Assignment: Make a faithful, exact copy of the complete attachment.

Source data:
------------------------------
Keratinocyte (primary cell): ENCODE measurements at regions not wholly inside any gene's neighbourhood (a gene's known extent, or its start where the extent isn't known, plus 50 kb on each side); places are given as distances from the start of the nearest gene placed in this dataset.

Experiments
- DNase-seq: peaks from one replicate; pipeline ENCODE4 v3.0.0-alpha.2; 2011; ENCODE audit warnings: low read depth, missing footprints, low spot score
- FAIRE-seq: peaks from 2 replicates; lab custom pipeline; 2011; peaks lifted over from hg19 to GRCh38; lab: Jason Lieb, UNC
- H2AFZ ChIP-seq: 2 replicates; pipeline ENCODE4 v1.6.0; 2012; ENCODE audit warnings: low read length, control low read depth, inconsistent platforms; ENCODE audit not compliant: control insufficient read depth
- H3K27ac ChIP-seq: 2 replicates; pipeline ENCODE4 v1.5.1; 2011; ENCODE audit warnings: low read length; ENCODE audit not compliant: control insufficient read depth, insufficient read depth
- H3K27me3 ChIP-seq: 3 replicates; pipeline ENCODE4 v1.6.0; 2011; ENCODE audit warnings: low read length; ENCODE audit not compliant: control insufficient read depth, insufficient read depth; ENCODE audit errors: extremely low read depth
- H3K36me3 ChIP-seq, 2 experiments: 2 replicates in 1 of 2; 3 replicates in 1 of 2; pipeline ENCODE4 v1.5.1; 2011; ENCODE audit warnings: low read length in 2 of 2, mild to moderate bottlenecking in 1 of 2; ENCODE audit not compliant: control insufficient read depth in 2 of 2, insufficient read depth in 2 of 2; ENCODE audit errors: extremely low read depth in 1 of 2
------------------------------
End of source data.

Keratinocyte (primary cell): ENCODE measurements at regions not wholly inside any gene's neighbourhood (a gene's known extent, or its start where the extent isn't known, plus 50 kb on each side); places are given as distances from the start of the nearest gene placed in this dataset.

Experiments
- DNase-seq: peaks from one replicate; pipeline ENCODE4 v3.0.0-alpha.2; 2011; ENCODE audit warnings: low read depth, missing footprints, low spot score
- FAIRE-seq: peaks from 2 replicates; lab custom pipeline; 2011; peaks lifted over from hg19 to GRCh38; lab: Jason Lieb, UNC
- H2AFZ ChIP-seq: 2 replicates; pipeline ENCODE4 v1.6.0; 2012; ENCODE audit warnings: low read length, control low read depth, inconsistent platforms; ENCODE audit not compliant: control insufficient read depth
- H3K27ac ChIP-seq: 2 replicates; pipeline ENCODE4 v1.5.1; 2011; ENCODE audit warnings: low read length; ENCODE audit not compliant: control insufficient read depth, insufficient read depth
- H3K27me3 ChIP-seq: 3 replicates; pipeline ENCODE4 v1.6.0; 2011; ENCODE audit warnings: low read length; ENCODE audit not compliant: control insufficient read depth, insufficient read depth; ENCODE audit errors: extremely low read depth
- H3K36me3 ChIP-seq, 2 experiments: 2 replicates in 1 of 2; 3 replicates in 1 of 2; pipeline ENCODE4 v1.5.1; 2011; ENCODE audit warnings: low read length in 2 of 2, mild to moderate bottlenecking in 1 of 2; ENCODE audit not compliant: control insufficient read depth in 2 of 2, insufficient read depth in 2 of 2; ENCODE audit errors: extremely low read depth in 1 of 2